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Limit properties

AP.CALC:
LIM‑1 (EU)
,
LIM‑1.D (LO)
,
LIM‑1.D.1 (EK)
,
LIM‑1.D.2 (EK)
What is the limit of the sum of two functions?  What about the product? Created by Sal Khan.

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• I seen in my book the notation like lim f(x+y). Is this the same as f(x)+f(y) ?
Also my teacher said that ln(x+y) is not lnx + lny but ln(x,y) = ln(x)+ln(y). Does ln represent a function?
• Yes, "ln" represents a function. Ln(x) means the natural logarithm of x. The natural logarithm of x is what power you have to raise the constant e (2.7831...) to equal x.
• What I do not understand about limits is why you would want to do something like multiply or add them? How can limits be related to each other, let alone multiplied? Aren't limits simply in respect to themselves as a limit, and not in respect to other limits?
• They can be. For instance, let's say that I had a rectangle made out of metal that expanded or contracted depending on the temperature. If I knew that the length of the rectangle approached 3 meters as the temperature approached 35 degrees and the width of the rectangle approached 4 meters as the temperature approached 35 degrees. Then it would be useful and sensible for me to conclude that the area of the rectangle would approach 12 square meters as the temperature approached 35 degrees.
• At , note that the lim of g(x) as it approaches c can not be 0. If it is, then the entire limit would not exist because a number divided by 0 is undefined.
• This is an excellent question because it is a point that beginners are often confused about.

You are thinking of limits incorrectly. A limit is NOT what you would get if you actually did the math of the expression at the limiting value. The limit is what you would be approaching as you got extremely close to, but not equal to, the limiting value.

The whole point in bothering with limits is finding ways of getting values that you cannot directly compute (usually division by 0 or other undefined or indeterminate forms).

Thus, lim x→0 1/x² = infinity

You would not plug in x = 0, you would examine what happens when you get extremely close to x=0. For example, what is 1/x² when x = 1×10⁻¹²³? It is 10²⁴⁶. So, as you get closer and closer to x=0, clearly this is heading toward infinity.

Now, it is the case that IF and ONLY IF the expression is both defined and continuous at the limiting value, then the limit can be found just by plugging in the limiting value. However, if the expression is either not continuous or not defined at that point, then you must use other means of finding the limit.
• Where can I find the "rigorous proof" of these properties?
• A rigorous proof can usually be found in any old calculus text, in the section on limits. A fun exercise might be to write down the epsilon-delta definition of limits then try to figure out exactly how one would prove these statements!
• At you wrote:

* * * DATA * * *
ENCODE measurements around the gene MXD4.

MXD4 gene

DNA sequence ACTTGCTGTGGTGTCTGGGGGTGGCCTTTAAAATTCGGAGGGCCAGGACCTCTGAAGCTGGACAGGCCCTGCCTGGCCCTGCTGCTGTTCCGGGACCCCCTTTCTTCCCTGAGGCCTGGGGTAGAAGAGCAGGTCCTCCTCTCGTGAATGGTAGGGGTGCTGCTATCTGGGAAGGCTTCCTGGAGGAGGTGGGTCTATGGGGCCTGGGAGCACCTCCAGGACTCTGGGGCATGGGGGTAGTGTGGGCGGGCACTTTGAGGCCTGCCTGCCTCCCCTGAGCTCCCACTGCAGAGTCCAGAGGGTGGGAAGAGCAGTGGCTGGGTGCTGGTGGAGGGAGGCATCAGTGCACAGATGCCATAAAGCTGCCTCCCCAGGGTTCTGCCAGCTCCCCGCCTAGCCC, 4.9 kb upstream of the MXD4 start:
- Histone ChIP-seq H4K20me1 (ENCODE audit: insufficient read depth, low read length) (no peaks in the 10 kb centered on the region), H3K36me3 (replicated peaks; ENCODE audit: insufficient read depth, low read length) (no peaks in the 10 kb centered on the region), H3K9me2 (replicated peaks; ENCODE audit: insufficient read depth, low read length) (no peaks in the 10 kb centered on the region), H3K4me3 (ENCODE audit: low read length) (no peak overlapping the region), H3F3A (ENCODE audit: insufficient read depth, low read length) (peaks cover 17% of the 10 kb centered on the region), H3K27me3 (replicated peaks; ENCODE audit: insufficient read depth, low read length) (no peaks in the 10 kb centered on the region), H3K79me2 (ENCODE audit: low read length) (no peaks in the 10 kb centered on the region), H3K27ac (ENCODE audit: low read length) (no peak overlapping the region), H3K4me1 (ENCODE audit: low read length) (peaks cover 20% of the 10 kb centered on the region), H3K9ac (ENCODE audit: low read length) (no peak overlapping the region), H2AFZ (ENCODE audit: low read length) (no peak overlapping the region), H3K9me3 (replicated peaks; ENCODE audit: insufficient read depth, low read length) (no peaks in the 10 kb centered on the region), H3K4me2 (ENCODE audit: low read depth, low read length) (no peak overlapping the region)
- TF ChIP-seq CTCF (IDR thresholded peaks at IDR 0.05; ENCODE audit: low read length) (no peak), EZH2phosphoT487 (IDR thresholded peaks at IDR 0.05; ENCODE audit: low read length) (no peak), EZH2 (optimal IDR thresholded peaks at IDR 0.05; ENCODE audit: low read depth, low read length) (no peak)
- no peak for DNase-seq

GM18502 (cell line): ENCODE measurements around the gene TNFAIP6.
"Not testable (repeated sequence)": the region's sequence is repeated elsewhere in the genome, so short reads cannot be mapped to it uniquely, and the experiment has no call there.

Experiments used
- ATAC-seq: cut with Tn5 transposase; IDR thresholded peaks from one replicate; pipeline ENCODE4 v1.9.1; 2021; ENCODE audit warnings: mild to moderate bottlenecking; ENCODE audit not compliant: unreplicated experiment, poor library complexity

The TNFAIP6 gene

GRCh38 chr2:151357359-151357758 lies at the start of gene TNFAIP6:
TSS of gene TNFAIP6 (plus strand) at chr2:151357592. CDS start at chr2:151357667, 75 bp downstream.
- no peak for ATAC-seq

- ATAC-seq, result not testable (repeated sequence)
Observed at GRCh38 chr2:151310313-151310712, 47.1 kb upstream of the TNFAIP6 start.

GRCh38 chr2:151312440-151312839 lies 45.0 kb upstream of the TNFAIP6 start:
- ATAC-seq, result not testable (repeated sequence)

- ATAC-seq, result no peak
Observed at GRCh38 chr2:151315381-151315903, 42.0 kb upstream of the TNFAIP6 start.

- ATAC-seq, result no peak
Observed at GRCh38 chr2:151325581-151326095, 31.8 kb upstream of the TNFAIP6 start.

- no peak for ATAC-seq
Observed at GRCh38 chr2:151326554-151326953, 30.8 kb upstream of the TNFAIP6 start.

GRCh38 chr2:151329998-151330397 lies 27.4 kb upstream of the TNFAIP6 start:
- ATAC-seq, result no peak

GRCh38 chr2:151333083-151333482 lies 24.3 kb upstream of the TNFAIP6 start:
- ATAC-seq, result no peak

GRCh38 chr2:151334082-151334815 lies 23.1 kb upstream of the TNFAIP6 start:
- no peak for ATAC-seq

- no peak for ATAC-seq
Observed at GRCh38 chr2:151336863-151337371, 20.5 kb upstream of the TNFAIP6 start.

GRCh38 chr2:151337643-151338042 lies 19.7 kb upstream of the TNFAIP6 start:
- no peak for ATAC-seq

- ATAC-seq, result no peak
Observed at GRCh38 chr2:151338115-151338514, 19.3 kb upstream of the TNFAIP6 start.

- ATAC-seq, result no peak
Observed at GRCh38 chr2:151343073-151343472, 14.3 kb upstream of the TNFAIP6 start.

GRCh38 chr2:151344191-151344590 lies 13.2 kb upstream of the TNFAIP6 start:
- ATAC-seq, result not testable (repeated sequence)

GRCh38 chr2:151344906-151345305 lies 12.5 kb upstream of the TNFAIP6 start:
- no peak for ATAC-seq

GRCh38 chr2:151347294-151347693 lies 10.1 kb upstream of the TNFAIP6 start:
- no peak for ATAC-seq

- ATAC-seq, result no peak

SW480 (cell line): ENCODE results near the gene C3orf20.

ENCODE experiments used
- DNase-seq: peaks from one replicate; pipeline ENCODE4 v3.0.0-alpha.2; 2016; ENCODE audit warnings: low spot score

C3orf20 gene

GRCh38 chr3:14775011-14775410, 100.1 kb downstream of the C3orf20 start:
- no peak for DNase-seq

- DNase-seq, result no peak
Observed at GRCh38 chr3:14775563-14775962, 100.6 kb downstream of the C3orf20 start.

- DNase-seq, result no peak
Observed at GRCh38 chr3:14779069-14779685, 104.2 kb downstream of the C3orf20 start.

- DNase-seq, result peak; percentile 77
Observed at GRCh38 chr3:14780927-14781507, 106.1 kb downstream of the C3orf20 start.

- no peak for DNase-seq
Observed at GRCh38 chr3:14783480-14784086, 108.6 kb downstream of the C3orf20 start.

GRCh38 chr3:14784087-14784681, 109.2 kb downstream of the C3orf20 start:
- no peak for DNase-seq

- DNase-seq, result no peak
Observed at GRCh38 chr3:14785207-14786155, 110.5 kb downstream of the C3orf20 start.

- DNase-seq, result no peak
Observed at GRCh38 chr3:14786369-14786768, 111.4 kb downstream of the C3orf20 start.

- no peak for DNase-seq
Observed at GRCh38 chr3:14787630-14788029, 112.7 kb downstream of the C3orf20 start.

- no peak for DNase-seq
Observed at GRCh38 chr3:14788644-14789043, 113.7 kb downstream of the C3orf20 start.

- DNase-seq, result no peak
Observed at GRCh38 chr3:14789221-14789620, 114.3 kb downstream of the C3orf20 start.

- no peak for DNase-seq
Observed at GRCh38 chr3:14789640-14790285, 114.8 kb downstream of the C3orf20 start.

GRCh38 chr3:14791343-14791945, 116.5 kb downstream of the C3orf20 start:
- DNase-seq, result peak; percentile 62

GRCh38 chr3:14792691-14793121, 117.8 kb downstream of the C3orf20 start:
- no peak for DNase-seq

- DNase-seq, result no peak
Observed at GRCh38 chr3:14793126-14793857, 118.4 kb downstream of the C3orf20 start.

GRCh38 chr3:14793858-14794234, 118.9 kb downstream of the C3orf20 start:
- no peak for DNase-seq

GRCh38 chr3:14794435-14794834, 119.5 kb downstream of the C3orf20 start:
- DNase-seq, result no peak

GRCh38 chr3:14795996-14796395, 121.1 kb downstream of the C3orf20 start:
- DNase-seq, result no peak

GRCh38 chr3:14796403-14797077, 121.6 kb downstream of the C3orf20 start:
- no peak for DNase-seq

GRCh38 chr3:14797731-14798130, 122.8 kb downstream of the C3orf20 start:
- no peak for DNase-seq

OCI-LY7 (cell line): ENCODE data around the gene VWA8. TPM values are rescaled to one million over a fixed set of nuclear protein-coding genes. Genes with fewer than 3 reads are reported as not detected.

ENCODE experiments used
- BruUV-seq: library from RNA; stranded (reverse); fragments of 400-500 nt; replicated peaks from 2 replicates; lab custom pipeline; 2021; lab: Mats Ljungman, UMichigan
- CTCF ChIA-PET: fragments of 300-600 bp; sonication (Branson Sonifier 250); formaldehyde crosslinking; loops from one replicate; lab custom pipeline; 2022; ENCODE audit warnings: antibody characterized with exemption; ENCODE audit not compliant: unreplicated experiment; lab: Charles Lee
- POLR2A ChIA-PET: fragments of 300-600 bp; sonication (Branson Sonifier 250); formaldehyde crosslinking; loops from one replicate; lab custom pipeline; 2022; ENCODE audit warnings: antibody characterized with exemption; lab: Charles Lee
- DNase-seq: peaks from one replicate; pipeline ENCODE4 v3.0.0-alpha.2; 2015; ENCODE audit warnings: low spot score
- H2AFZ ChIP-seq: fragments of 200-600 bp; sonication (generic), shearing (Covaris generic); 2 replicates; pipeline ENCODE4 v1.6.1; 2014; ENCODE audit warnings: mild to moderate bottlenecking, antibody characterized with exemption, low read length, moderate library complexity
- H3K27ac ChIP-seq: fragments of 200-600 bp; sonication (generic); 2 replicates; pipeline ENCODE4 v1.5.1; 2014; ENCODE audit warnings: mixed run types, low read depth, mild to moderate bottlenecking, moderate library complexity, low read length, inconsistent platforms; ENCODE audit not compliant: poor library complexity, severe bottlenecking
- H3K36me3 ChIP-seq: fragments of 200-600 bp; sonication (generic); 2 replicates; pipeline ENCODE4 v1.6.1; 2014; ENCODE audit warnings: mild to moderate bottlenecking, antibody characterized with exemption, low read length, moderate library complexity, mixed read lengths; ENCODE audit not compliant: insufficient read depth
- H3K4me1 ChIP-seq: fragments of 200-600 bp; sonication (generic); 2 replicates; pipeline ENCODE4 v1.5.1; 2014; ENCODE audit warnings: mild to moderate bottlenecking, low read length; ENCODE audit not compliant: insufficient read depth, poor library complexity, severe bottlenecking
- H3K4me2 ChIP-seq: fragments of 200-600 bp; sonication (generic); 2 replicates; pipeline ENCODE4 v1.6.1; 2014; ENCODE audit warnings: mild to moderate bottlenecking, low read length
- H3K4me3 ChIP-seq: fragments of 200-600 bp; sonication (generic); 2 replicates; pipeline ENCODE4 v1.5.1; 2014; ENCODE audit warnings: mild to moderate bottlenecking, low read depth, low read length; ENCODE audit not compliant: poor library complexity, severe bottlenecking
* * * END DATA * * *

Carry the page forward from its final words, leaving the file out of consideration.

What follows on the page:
lim f(x)g(x) = lim f(x) * g(x)
This leads me to understand that lim ab = lim a * lim b

However, at , you wrote:
lim kf(x) = k * lim f(x)

If lim ab = lim a * lim b, shouldn't lim kf(x) = lim k * lim f(x)?
• k is a constant, not a function. Hence, it doesn't approach anything - it's value is always the same.
• for the exponent property, why assume that the power is a rational number? would this still work if the power was sqrt(3) or something like that?
• it would, it would just be harder to graph. you can go to wolframalpha.com to see this.
• Concerning , If you get the question "what is the product of the limit g(x) when x approaches c and the limit f(x) when x approaches c" given that f(x) is discontinuous at c. Would the answer be zero or just that the limit does not exist?
• No, if one of the limit is undefined the product of the limits can't be defined
• Is there any logarithm property for limits
• The closest thing to a 'logarithm property' is the rule regarding continuous functions. The limit of f(g(x)) is equal to f(the limit of g(x)), provided f is continuous at that limit. Logarithms are continuous on their domain, so we can apply that to say lim (ln(f(x))) = ln (lim f(x)) for a positive inner limit. We can also say ln(lim f(x)) = lim ln(f(x)), which is occasionally useful.
• I was given this problem in one of my textbooks about limits but do not understand the answer given. Find lim as h--->0 of (e^2(3+h)-e^2(3))/h by recognizing the limit as the definition of f (a′) for some function f and some value a.

the answer given is f'(3) where f(x)=e^2x. f'(3)=2e^6 would appreciate any input on how they came to this answer

thanks
• You don't plug in the value of x until after you have done the limit. So, you should do the limit calculation with the x instead of the 3. Once you have the limit in terms of x, then you plug in the x=3.

Here is how to do the limit, if I understand the example correctly.
f(x) = e^(2x)

f'(x)= lim h→0 {e^[2(x+h)] - e^(2x) } / h
f'(x) = lim h→0 {e^[2x+2h] - e^(2x) } / h
f'(x) = lim h→0 {e^(2x)∙e^(2h)] - e^(2x) } / h
Factor out e^(2x). Since it is not a function of h, we can factor it in front of the limit
f'(x) = lim h→0 e^(2x) {e^(2h)] - 1 } / h
f'(x) = e^(2x) lim h→0 {e^(2h) - 1 } / h
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Side calculation:
Definition of e is lim h→0 (1+h)^(1/h)
Thus, e^(2h) = lim h→0 [ (1+h)^(1/h)]^(2h)
e^(2h)= lim h→0 (1+h)^(2h/h)
e^(2h)= lim h→0 (1+h)^(2)
e^(2h)= lim h→0 (1 + 2h + h²)
Since we both limits have the limit variable approaching 0, we can substitute the e^(2h) in main calculation with (1 + 2h + h²)
------
Back to main calculation:
f'(x) = e^(2x) lim h→0 {e^(2h) - 1 } / h
f'(x) = e^(2x) lim h→0 { 1 + 2h + h² - 1 } / h
f'(x) = e^(2x) lim h→0 {2h + h² } / h
f'(x) = e^(2x) lim h→0 h(2 + h) / h
cancel out the h
f'(x) = e^(2x) lim h→0 (2 + h)
Apply the limit:
f'(x) = e^(2x) (2 + 0)
f'(x) = e^(2x) (2)
f'(x) = 2e^(2x)
Now, apply x=3
f'(3) = 2e^(2∙3) = 2e^6